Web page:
Shipping yard

No-deal stockpiling boosted food and drink exports to a record high last year as two Brexit deadlines encouraged foreign buyers to stock up on British goods, official figures show.

Exports of some the UK’s most popular goods abroad – including scotch whisky, chocolate and beer – all surged by at least 20% in the month prior to each deadline [HMRC].

It helped lift non-EU exports by 9% from the previous year, with countries prioritised for future free trade agreements – including China, Japan and New Zealand – all experiencing double-digit growth.

EU markets, meanwhile, grew just 2% on 2018.

But despite the surge in global markets beyond Europe, overall growth was pegged back by the introduction of new tariffs by the US government in October in retaliation for illegal EU subsidies to airline manufacturer Airbus.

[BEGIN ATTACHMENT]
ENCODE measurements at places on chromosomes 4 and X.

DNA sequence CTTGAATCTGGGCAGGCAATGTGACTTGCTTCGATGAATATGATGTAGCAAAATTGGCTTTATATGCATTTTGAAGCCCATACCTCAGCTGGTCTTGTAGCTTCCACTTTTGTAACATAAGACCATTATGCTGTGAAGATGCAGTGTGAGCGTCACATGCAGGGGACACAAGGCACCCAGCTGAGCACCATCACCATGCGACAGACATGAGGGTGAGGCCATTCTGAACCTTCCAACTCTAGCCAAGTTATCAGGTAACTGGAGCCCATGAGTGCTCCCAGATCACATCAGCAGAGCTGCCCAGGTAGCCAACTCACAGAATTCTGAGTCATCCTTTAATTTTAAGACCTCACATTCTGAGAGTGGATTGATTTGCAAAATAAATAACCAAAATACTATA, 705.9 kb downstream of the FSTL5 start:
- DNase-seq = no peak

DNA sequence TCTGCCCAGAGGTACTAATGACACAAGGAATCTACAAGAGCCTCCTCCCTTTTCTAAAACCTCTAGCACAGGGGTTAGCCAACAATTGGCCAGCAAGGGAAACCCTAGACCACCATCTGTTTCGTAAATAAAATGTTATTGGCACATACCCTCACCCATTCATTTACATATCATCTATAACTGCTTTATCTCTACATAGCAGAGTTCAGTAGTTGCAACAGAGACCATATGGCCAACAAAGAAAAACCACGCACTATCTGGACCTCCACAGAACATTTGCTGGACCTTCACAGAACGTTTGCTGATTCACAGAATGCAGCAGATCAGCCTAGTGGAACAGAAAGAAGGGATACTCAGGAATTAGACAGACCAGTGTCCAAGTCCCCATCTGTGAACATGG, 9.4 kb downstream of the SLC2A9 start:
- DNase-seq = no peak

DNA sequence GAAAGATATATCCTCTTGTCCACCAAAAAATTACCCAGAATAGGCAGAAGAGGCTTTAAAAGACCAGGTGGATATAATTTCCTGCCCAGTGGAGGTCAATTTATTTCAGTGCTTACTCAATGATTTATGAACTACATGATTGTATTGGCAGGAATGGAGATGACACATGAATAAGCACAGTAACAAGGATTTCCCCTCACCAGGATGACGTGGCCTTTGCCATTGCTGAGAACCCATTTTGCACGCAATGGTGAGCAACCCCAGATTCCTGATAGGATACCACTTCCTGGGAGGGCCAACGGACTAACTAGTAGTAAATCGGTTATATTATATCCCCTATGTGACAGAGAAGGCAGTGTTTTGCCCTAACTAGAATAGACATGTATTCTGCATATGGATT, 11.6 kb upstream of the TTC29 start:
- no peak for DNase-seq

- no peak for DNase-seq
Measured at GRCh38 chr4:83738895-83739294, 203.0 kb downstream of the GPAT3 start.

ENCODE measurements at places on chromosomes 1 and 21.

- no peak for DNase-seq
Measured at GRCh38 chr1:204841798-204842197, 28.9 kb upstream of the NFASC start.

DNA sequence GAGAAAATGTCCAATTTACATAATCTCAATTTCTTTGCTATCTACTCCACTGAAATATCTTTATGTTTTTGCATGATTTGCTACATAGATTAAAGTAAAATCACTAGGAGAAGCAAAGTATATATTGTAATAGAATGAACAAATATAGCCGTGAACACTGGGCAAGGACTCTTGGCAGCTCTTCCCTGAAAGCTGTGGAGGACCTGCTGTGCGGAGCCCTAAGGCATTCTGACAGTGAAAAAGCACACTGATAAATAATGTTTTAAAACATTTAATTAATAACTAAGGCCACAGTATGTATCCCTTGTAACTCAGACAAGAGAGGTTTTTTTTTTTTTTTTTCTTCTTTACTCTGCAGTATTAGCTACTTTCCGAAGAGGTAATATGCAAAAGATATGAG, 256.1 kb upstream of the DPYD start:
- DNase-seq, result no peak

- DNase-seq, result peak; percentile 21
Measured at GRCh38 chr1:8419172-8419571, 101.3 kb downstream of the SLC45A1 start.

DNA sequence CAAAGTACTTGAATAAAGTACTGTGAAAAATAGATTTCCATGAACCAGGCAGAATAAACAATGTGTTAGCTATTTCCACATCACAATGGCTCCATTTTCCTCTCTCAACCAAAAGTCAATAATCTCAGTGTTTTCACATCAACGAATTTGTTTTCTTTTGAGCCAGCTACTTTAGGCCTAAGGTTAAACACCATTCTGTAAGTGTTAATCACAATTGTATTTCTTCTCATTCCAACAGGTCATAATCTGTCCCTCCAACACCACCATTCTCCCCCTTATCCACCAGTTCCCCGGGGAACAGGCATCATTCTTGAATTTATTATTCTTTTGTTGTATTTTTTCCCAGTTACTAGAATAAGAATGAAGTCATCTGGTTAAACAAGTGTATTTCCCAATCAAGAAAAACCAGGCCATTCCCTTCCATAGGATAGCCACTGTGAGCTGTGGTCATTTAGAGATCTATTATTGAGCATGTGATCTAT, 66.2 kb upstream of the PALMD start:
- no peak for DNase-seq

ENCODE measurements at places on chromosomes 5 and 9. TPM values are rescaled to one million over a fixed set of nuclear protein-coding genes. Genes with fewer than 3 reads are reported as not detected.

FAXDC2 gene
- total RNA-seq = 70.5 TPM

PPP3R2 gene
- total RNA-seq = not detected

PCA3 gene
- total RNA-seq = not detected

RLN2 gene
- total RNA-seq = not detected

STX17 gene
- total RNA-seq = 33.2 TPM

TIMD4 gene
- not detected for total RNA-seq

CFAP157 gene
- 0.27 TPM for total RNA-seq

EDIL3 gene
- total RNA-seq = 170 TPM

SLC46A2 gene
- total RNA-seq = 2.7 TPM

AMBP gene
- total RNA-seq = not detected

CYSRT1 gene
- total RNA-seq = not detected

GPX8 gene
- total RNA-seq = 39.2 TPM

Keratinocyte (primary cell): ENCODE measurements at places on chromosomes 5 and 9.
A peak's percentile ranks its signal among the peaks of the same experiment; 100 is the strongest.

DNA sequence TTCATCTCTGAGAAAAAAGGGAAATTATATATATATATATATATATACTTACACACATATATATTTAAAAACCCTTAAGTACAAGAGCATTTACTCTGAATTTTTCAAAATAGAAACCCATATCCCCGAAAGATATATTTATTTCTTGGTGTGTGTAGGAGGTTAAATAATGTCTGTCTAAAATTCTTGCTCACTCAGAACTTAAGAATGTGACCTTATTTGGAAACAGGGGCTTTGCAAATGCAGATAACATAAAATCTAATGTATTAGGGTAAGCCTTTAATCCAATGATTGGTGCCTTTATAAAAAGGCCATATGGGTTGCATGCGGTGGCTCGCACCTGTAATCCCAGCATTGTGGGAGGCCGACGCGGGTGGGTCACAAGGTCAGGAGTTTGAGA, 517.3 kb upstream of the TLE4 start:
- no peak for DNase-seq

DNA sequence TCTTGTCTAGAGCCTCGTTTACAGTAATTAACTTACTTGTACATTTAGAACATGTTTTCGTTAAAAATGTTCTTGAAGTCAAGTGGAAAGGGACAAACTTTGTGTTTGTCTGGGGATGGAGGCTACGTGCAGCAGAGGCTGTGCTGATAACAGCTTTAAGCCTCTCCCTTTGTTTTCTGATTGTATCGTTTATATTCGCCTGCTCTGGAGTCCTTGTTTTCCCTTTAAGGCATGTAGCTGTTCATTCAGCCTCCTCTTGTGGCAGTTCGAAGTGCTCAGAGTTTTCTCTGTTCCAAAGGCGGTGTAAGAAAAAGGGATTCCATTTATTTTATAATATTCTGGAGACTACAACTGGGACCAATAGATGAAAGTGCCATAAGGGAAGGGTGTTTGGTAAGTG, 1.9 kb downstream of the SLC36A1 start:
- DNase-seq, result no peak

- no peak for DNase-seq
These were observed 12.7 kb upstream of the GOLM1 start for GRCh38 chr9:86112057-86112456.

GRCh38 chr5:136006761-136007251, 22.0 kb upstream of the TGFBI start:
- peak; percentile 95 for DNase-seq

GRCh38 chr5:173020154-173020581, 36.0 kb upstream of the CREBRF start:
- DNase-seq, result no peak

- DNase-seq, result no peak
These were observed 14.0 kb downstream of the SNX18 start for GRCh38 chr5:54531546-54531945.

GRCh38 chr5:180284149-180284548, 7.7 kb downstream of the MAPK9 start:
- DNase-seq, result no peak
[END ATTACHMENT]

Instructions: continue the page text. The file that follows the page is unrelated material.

The US remains the UK’s largest foreign market, but the new tariffs left many American buyers hesitant. Scotch whisky exports fell by 25% in the final three months of the year, against the same period last year.

The Scotch Whisky Association said the ongoing tariffs were “very concerning”.

CEO Karen Betts said many distillers were “now asking themselves how they can continue exporting to the US, whether they can build up alternative markets … and if not, how their businesses will cope”.

Coronavirus, meanwhile, is threatening exports to Asian markets. The figures released this week reveal exports to Asia grew by 11% on the previous year, though businesses are increasingly concerned this could now change.

“At a time when we really hoped Asian markets would be growing, there’s a huge barrier that’s come along,” said Elsa Fairbanks, director at the Food & Drink Exporters Association.

“For food and drink exporters it’s going to be a difficult time for them.”